From day one, I had accepted that we had good times, but we also had our share of bad times. Go-Karting with my dad is one of the fondest memories that I have of him, because it was time that I got to spend with just him, away from the rest of my family, and it was one of the times I remember where he never shouted at me or got frustrated with me. On the other hand, even at the time in the midst of grief, I could acknowledge that we didn’t have the smoothest of relationships. We both had a fiery temper and a desire to always be right, and that caused us to butt heads more often than not, to the point that one day he stormed out of the house when we had been arguing. Another time I remember is an argument at dinner: he upset mum, I shouted at him, and he ended up upstairs sulking and I ended up looking after mum on the bench in the garden outside. I’ll never forget what she said to me that day when I said that at least she is in a relationship and she has someone to look after her, or something similar. She said that sometimes even if you are in a relationship you can feel isolated and alone.
I think I understand what she meant – that if you let the relationship become all that you have, it hurts all the more when you fight and things go wrong, that you can easily lose your sense of self worth. Sometimes I feel that my mother back then and my mother now are two completely different people: she has a job, independence, lots of friends and the freedom to do whatever she wants nowadays. Back then she was much more isolated.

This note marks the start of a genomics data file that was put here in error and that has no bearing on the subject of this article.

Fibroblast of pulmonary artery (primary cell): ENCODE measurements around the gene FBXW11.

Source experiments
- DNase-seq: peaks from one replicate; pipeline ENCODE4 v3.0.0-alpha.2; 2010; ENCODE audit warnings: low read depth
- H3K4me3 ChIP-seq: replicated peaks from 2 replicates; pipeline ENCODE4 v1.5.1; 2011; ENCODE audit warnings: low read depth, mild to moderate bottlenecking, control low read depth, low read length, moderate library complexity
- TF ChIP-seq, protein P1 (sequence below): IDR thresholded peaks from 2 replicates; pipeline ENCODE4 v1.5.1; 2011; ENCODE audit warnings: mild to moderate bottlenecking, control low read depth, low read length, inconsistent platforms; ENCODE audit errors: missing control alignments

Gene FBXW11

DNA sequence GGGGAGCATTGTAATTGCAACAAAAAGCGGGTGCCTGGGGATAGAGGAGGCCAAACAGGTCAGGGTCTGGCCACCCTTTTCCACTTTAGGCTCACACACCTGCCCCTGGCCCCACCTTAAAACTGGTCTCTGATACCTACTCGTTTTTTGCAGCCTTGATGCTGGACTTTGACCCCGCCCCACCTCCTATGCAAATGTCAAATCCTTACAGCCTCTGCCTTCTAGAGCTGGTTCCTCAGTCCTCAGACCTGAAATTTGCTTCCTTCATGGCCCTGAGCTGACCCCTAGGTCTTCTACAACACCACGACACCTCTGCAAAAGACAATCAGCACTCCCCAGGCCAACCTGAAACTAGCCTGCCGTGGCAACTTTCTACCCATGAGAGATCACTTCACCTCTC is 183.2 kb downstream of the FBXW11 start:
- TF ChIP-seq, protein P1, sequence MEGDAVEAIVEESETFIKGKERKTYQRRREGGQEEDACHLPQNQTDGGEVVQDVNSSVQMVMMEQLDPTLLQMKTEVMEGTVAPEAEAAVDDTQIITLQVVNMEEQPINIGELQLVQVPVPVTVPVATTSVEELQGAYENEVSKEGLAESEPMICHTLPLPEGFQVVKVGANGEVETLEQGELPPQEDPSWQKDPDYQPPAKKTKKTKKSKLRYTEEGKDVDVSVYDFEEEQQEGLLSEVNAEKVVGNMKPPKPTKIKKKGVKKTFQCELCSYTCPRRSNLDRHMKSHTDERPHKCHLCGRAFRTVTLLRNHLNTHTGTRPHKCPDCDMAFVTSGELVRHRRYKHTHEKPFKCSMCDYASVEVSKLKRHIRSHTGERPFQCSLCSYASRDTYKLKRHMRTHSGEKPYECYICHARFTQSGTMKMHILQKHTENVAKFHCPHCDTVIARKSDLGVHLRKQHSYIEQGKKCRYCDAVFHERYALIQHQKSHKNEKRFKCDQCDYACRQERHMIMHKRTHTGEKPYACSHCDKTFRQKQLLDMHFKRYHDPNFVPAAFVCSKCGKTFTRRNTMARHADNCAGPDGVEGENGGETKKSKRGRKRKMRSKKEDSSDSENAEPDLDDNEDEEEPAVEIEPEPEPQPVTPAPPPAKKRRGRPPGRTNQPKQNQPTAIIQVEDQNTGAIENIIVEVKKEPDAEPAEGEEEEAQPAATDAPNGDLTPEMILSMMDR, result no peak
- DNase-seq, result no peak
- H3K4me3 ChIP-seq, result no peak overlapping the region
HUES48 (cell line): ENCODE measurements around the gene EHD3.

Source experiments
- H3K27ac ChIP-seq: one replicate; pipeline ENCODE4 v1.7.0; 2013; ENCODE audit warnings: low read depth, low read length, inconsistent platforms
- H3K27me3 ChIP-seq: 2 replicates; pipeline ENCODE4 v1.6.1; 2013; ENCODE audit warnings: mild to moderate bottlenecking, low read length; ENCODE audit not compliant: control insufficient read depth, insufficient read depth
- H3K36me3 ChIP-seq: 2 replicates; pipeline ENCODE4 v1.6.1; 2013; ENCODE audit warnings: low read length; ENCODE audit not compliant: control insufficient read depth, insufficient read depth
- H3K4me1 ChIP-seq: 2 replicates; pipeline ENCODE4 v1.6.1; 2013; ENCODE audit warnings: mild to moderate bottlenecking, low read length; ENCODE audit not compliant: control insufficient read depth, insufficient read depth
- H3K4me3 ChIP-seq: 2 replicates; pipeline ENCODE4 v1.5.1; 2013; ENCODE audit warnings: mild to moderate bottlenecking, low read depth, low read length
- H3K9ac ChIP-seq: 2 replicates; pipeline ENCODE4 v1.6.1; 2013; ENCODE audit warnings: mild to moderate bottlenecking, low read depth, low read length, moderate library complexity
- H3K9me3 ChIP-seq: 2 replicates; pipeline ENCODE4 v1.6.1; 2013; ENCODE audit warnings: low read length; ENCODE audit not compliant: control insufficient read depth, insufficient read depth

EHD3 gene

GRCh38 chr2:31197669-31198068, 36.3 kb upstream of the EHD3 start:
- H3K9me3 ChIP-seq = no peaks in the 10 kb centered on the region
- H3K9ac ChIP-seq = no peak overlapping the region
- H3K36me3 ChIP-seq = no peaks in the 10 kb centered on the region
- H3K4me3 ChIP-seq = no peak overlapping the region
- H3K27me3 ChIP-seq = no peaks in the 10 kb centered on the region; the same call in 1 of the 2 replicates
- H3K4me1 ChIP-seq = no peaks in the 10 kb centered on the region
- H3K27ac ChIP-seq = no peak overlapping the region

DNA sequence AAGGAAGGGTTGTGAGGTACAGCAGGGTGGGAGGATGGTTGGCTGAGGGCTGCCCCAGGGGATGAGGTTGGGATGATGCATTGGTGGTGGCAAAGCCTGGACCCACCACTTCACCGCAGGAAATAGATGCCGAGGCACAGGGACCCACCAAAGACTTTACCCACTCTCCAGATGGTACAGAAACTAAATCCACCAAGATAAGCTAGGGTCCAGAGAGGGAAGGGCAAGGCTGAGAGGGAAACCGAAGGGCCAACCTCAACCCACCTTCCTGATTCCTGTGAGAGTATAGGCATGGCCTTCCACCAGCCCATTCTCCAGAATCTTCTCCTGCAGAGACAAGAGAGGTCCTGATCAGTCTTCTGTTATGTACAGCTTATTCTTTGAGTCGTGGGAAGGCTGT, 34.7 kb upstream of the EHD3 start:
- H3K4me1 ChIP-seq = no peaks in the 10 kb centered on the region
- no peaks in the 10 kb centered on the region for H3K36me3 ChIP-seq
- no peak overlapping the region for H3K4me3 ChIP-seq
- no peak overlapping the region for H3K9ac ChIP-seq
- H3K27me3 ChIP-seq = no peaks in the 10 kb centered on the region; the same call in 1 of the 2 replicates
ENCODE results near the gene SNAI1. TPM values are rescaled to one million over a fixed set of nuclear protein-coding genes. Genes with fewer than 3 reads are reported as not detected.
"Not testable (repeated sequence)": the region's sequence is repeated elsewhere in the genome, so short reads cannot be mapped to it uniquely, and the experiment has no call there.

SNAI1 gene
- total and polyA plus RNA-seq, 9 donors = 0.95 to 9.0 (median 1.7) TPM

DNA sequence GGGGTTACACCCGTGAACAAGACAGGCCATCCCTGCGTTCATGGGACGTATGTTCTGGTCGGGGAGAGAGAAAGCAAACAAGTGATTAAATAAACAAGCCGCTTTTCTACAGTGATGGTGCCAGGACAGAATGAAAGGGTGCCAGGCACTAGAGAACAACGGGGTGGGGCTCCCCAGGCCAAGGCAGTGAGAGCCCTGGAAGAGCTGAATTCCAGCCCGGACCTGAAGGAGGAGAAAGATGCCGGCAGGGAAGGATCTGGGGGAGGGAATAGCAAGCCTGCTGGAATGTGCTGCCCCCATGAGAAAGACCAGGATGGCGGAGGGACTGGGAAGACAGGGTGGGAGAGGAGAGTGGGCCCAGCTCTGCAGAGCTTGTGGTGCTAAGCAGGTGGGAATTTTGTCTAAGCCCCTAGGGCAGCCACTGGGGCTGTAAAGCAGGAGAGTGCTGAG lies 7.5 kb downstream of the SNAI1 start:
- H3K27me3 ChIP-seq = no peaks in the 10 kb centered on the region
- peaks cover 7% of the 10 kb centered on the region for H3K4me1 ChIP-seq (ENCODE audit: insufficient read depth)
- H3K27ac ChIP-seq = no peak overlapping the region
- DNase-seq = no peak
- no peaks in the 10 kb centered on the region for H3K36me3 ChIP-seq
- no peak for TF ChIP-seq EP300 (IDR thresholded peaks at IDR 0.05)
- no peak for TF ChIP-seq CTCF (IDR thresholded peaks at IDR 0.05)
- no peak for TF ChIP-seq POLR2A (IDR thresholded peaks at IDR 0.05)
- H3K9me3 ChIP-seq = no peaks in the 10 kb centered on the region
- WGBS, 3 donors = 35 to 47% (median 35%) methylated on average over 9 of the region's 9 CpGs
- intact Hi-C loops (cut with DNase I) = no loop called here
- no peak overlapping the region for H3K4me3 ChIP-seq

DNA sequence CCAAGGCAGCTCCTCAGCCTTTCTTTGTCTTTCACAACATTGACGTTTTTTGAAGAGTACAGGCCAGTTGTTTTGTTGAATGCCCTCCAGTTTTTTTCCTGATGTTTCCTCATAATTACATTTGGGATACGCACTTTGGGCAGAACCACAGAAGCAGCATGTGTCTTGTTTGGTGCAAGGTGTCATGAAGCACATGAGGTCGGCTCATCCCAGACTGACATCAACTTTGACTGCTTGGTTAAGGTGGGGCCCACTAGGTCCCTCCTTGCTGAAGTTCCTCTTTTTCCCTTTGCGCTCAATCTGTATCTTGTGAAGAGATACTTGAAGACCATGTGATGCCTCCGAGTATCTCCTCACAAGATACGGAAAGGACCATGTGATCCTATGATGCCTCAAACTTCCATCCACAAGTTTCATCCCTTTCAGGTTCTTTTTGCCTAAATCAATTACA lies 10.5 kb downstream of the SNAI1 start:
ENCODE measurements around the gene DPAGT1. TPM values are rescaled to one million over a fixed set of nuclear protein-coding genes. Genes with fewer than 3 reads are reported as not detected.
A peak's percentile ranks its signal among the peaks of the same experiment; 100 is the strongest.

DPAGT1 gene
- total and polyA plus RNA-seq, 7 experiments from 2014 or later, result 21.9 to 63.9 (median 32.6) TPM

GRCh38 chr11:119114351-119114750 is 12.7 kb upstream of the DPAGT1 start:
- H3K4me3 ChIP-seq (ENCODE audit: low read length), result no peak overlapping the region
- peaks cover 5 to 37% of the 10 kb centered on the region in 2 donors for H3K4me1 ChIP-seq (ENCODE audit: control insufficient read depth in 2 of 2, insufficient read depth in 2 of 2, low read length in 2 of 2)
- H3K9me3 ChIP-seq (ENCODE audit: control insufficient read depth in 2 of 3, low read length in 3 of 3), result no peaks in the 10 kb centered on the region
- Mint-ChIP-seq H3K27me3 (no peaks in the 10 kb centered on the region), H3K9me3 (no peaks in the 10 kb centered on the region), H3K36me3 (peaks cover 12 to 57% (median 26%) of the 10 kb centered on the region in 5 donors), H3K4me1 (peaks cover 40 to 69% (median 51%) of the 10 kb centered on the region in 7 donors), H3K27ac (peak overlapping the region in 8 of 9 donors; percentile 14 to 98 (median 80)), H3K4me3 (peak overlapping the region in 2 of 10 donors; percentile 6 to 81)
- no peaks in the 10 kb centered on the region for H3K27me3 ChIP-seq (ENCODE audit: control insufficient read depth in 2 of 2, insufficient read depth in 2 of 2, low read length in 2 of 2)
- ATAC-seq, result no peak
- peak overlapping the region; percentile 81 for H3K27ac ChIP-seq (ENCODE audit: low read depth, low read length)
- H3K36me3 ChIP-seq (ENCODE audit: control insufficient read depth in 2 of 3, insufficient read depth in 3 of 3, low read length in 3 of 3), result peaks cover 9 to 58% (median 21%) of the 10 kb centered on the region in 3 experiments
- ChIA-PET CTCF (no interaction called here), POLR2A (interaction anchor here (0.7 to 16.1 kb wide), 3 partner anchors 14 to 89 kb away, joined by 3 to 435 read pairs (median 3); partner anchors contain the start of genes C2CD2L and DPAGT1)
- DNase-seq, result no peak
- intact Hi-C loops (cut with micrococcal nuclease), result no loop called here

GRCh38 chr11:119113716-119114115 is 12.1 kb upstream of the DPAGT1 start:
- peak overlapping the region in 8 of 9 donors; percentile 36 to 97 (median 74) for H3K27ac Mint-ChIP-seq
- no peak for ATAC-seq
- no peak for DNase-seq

As for the ”safe driver” comments – those got to me the most I think. My dad was not the safest of drivers: indeed he was a little reckless, suffered from road rage, and refused to back down and get over on country lanes. One day he met someone as stubborn as him and they both lost their wing mirrors. All I remember is sitting in the back seat of the car trying to pretend to be invisible as they shouted back and forth at each other about whose fault it was. I don’t think the way that he drove was the reason he died, no one can ever know that, but the fact that they were saying things that were not true got to me.
I think however, what strikes me the most about how unfair the situation seemed, is not how unfair it was on my mum, me or my sister, or his brother, but how unfair it was for his parents. My grandparents are the loveliest couple you could ever meet, generous, kind hearted, and worked hard all their lives. No one ever expects to bury their own child, for we all expect our children to outlive us, grow old, and then have their children look after them in their old age. Such is the regular cycle of life. For my grandparents, now in their eighties, losing their youngest son is something that I don’t believe they will ever recover from, or indeed something that I could imagine any parent recovering from. My nan still sends my mum an anniversary card on the anniversary of her wedding to my dad – she means well when she does this, and it is perhaps her way of coping, however at first it hurt my mum a lot to be reminded of it, and now she dreads each year around that time because she knows what is coming.
The main thing I have taken from the experience is that essentially I am a strong person, and when faced with difficulties I switch onto autopilot and just deal with the essential facts. When the policeman knocked at our door to break the news, I was the only one who could answer his questions, who didn’t break down and cry.
Losing someone suddenly rips the heart out of you and it takes time to rebuild that, no matter who you are. For me, I believe I have come out the other side of this grief as a stronger, better person, even if sometimes, when death hits again close to home, I am reminded again of the sadness of the loss I experienced.